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Used pick-up Ford or Chevy?

Discussion in 'The Okie Corral' started by pizza_pablo, Dec 20, 2011.

  1. pizza_pablo

    pizza_pablo USN Retired

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    I am starting to hunt for a pick-up, for dump runs, home improvement, utility, etc. What I have in mind is about a 1995 model, give or take a few years, regular cab, long bed, 4x4 and / or diesel would be nice. I wouldn't mind a Dodge with a cummins, but the wife is adament against Dodge, because we had a 1990 Shadow that did the runaway thing with her and the kids, several times.
    The wife says she would rather have a newer model with an extra cab :dunno: so that doubles my thought of what to spend. I was around $4000, but her "request" brings it upto about $7000 or $8000.

    So, the questions are:
    Which make is beter than the other and why?

    Is 200,000 high mileage for a diesel?

    What is high miles for a gas engine truck?

    Any other thoughts are cautiously welcome. :supergrin:
     
  2. Rabbi

    Rabbi The Bombdiggity Lifetime Member

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    It doesnt matter. Get what you like. I have my likes as do most people but brand "fan boys" ensure that at some point they will be backing the losing team.

    They are both well made with their pro's and cons. Getting a good deal on one in good shape is more important that what brand it is. 200K for a diesel could still have some good life left in it. There are a lot of urban cowbows used trucks out there....never worked hard, shown off a lot. 200K for a gas motor can be a little on the risky side.
     

  3. HexHead

    HexHead

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    The f-150 has been the best selling truck for the past 34 years for a reason.
     
  4. Rabbi

    Rabbi The Bombdiggity Lifetime Member

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    Eh, GM and Chevy together outsell it...and they are the exact same truck. Not really trying to prove a point about which is best, just showing how the point could be made either way.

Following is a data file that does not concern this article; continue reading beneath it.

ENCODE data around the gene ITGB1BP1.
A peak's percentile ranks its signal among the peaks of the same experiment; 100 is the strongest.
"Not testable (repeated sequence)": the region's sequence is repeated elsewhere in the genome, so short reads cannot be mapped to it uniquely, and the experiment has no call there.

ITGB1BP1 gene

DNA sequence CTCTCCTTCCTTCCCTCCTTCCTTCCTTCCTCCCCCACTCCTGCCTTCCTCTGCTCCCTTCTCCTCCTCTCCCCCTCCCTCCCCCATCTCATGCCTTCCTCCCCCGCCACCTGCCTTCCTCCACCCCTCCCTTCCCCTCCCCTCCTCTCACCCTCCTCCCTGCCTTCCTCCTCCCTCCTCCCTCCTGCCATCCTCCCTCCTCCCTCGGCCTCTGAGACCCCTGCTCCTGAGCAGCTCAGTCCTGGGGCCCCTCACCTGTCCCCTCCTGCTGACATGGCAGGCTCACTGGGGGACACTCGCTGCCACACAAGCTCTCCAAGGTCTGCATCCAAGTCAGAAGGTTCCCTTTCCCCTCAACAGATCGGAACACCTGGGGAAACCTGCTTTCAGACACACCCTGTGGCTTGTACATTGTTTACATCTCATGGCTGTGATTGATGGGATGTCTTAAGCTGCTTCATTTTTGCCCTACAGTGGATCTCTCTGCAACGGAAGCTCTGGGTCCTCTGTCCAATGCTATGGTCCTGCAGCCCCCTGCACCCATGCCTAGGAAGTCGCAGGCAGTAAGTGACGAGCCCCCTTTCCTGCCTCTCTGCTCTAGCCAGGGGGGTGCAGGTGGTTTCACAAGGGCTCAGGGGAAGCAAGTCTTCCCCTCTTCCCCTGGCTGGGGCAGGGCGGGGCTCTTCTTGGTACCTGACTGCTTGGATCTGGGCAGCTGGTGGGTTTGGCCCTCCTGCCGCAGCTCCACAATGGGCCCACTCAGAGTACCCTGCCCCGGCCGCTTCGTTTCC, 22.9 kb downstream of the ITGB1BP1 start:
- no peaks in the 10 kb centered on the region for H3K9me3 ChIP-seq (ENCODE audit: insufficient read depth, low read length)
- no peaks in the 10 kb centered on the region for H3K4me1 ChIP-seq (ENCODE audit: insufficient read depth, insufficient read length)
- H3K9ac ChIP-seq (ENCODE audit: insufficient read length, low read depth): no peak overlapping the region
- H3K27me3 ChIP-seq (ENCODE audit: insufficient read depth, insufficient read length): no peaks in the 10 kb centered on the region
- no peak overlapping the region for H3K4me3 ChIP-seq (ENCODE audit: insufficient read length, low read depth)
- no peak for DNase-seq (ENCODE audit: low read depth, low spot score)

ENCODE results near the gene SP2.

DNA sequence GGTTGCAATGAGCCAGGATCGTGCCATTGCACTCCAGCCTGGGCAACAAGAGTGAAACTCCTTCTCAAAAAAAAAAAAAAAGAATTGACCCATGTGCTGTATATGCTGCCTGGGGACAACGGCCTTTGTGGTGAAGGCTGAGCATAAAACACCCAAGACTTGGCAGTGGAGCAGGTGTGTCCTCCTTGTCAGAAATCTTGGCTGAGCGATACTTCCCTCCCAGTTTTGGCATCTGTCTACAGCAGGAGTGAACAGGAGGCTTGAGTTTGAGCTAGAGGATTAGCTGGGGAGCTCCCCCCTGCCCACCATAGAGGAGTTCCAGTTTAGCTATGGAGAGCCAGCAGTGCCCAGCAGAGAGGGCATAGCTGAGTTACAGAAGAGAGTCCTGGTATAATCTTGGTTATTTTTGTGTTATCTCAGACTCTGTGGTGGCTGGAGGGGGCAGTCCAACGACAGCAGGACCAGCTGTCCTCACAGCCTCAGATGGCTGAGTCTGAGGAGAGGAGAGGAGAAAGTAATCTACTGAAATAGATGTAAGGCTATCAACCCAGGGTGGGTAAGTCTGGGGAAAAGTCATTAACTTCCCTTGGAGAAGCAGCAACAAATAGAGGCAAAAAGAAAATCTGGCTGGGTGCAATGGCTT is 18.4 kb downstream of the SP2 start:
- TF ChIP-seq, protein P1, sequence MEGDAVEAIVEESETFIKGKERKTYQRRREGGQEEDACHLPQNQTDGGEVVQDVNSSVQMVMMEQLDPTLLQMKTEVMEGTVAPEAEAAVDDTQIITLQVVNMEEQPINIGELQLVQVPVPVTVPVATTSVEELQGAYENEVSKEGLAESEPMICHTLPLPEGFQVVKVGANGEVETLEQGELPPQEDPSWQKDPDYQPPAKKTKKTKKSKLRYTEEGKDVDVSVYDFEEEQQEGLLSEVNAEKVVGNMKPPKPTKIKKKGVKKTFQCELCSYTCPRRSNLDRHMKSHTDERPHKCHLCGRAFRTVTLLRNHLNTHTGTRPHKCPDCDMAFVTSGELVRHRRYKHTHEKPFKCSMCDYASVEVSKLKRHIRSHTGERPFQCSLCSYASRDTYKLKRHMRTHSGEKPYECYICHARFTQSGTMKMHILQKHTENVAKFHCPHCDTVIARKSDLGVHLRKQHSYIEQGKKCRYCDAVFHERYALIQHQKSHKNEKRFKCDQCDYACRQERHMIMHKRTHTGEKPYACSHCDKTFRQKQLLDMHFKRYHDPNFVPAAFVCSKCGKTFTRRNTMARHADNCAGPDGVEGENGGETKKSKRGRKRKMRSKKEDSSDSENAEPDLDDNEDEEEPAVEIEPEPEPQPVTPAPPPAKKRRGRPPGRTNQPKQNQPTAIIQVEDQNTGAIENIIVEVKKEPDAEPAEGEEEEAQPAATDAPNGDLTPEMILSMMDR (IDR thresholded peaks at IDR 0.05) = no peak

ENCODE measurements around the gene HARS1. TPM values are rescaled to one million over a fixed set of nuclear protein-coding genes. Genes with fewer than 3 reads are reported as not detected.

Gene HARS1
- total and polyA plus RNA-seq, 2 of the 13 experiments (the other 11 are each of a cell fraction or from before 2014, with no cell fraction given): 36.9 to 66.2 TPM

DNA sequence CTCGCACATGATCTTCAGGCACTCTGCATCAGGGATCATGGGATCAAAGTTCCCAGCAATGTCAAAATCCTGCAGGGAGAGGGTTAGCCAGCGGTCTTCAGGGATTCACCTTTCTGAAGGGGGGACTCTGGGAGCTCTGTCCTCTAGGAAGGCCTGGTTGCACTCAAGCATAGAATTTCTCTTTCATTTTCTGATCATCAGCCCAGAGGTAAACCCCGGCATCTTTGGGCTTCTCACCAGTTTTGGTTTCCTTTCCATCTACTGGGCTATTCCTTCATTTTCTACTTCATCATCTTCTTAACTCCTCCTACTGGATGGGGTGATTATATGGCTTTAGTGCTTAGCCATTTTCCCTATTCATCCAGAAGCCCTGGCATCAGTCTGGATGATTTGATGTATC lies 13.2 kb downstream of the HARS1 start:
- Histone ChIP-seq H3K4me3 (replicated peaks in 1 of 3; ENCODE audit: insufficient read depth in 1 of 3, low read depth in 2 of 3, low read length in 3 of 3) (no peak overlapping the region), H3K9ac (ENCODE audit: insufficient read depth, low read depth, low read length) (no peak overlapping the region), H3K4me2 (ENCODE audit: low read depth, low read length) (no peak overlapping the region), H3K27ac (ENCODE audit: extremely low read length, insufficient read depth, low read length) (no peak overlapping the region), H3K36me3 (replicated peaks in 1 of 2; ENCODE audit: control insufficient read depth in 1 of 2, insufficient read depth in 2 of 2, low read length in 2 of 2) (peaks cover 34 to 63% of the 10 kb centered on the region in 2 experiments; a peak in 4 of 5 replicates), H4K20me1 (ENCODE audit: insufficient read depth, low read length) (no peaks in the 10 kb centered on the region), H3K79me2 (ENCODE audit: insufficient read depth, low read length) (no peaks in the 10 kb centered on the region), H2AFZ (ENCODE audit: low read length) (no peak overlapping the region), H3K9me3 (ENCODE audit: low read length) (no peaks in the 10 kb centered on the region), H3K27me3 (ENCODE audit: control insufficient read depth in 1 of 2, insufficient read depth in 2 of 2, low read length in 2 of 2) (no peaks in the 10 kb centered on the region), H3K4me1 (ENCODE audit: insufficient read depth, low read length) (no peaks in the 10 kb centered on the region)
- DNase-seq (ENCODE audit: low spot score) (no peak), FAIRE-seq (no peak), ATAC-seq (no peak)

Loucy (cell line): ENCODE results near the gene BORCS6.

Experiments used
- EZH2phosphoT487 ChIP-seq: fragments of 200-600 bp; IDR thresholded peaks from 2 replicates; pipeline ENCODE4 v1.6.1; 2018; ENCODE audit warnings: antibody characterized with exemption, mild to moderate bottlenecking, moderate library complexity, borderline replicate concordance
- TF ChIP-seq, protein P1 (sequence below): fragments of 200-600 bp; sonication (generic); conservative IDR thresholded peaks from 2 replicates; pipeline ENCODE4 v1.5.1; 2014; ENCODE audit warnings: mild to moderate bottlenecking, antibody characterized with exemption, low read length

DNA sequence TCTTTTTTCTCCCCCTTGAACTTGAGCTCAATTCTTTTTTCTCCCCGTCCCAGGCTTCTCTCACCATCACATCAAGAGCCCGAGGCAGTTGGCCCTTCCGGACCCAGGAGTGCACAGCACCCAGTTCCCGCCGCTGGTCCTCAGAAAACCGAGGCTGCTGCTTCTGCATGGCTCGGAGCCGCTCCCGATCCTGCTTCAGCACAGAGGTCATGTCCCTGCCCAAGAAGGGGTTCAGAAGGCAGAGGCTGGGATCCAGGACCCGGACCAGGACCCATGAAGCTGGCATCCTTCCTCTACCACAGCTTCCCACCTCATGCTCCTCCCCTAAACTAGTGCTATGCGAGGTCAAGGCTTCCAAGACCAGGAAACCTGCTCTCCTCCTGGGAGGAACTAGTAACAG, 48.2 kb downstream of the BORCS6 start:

5. TN.Frank

    TN.Frank Liberty or Death

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    Parts are generally cheaper for the Chevy. Both Ford and Chevy are pretty decent. Owned both, like both. Have a Chevy at the moment, '96 S-10 with a 5.7L V8 in it. Love it, way quicker then my '88 Mustang, 5.0L was.
     
  6. HollowHead

    HollowHead Firm member

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    I've owned all three brands and each has their advantages & disadvantages. For a dump and Lowe's runner...it's not going to make a damned bit of difference but as mentioned above, the Chevy will have the cheapest and largest availability of parts. HH
     
  7. Nestor

    Nestor Lean & Mean

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    I'm living in the truck country, but don't own one yet.
    Going by my own observations I would say that I can see more, older Ford trucks than the GM counterparts on the roads, while there is more new GM made trucks around lately. I'm not sure if this is proof to anything, but it seems that the Fords last longer, while GMs costs less and are more comfortable (at least the models made lately). Good luck.
     
  8. Javelin

    Javelin Got Glock? Silver Member

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    It would honestly come down to the trucks you are comparing (in like-shape, year, model, and most importantly condition).

    A badge or brand name on a used truck means relatively nothing to me. I want to know how much work I can get out of it before I have to put more money into it. Generally I stick with Ford but I would go with a GMC or Chevy if the opportunity presented itself. Same with Dodges though never had much luck with them personally.
     
  9. Unlocked

    Unlocked 4 8 15 16 23 42 CLM

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    I've loved every Ford truck I've ever owned. I've cursed every Chevy. Ford makes the only real truck IMO.
     
  10. chris in va

    chris in va

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    Just like guns. Had a bad experience with them early on, so people are against them all their lives. She needs to understand the Ram truck isn't the same as her Shadow.
     
  11. G36's Rule

    G36's Rule Senior Member

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    200,000 is high miles for anything. But it also doesn't mean you should avoid a good deal if you find a nice gasser with that mileage. I wouldn't touch a diesel with that mileage. A gas motor is much cheaper and easier to replace.

    I sold a '94 Chevy with 200,000 on it back in 2002. Sold it to a young lady going to school in College Station. She drove it to 400,000 with only another fuel pump replacement.

    I don't like Ford products as a whole, but their trucks are long lived and durable.

    If you like tinkering, don't leave out the Dodge. Just be aware that past about 8 years old their bodies and suspension start to get real loose, and their original electronics will have long since stopped all function.
     
  12. southernshooter

    southernshooter